Briefing on Energy Poverty - Nobody should have to choose between heating and eating

Energy Poverty – Nobody should have to choose between heating and eating

Energy poverty is as widespread as it is devastating for those who suffer it.  Countries with the poorest building stock have the highest rates of excess winter mortality.  EU legislation requires all countries to define vulnerable customers in their energy market so they can be helped, but two thirds of the Member States have not yet done so.  The public health consequences are as grievous as they are unnecessary.

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Definition: What’s in a name?

For a blight on the lives of between 50m and 125m European citizens it is odd to discover that there is no agreed EU definition of ‘energy poverty’. The European Commission has suggested tagging it to households which spend twice as much as the average share of their income on energy products, or households that have difficulties in paying their energy bills.

The causes are everywhere the same: low wages, high energy bills, low quality and poor performing buildings

Around 54 million Europeans cannot afford to heat their homes in winter, and the same number are either behind with their electricity and gas bills, or live in damp and leaky homes.  These problems are worst in central and eastern Europe – affecting 73% of Bulgarians, for example – but is also rife in countries such as the UK and Ireland.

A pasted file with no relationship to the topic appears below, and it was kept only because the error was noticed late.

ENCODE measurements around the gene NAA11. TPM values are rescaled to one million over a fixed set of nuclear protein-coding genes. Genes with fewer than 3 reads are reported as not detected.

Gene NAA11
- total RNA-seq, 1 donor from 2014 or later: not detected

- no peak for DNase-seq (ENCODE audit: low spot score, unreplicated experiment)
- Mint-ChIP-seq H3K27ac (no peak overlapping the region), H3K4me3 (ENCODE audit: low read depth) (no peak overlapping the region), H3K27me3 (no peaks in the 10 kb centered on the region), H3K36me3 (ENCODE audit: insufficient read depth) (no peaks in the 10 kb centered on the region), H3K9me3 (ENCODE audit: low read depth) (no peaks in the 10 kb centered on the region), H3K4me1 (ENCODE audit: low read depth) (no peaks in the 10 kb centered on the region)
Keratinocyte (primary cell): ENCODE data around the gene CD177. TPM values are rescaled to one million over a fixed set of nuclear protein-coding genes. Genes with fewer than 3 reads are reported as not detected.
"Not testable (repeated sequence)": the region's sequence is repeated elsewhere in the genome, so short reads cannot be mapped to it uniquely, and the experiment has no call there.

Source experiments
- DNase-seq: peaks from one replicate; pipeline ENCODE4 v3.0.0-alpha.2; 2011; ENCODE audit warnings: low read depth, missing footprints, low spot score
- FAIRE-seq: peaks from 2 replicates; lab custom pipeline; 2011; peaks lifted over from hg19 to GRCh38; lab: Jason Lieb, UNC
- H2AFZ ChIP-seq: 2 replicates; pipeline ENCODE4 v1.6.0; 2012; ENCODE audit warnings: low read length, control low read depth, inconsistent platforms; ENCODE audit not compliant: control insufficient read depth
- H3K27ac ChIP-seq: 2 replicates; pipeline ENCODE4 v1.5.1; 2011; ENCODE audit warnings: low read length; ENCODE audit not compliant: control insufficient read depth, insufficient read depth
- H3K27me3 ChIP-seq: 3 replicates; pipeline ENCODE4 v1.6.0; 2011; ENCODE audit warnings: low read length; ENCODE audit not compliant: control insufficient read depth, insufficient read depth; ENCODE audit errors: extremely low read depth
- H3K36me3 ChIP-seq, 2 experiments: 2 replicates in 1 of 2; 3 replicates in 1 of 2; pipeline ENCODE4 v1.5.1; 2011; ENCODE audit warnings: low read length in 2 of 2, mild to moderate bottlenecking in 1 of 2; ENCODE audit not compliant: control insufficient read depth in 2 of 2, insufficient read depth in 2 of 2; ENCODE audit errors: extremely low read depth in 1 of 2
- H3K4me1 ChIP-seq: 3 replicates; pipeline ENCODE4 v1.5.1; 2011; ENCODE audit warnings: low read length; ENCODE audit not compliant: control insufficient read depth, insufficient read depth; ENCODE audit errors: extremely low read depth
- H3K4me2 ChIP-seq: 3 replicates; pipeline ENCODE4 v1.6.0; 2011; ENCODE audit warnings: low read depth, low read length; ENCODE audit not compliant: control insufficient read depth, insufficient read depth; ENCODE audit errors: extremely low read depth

The causes are everywhere the same: low wages, high energy bills, low quality and poor performing buildings.  As energy prices continue to rise, and the impacts of austerity continue to be felt, this picture is unlikely to brighten without focused remedial action.

The European Parliament’s S&D Group has proposed the following form of words: “Energy poverty is the inability of a household to support an adequate level of energy supply so as to guarantee basic levels of comfort and health, due to a combination of low income, high energy prices and low quality, poor performing housing stock.”

The invisible health hazard

From the elderly dying alone in winter to middle-aged workers with respiratory diseases and children struggling with asthma, energy poverty is a burden on the poor, and on us all.

Studies attribute between 30-50% of excess winter mortality to poor housing conditions.  In Liverpool alone, a 2013 survey implicated energy poverty in 500 deaths and around 5,000 illnesses requiring medical attention. Those who spent the most time at home – single parents, the elderly and the very young, the sick and the unemployed – suffered the greatest risk.

Poor housing standards are a major contributory factor to ill health

Across Europe, a similar picture emerges.  Countries with the poorest housing status – Portugal, Greece, Ireland and the UK – have the highest excess winter mortality rates.  Positive correlations between winter deaths and environmental temperatures, coupled with negative links to thermal efficiency, indicate that poor housing standards are a major contributory factor to ill health.  Given that close to 75% of homes in the EU are not energy efficient, there is a lot of work to be done.

Solutions: Three case studies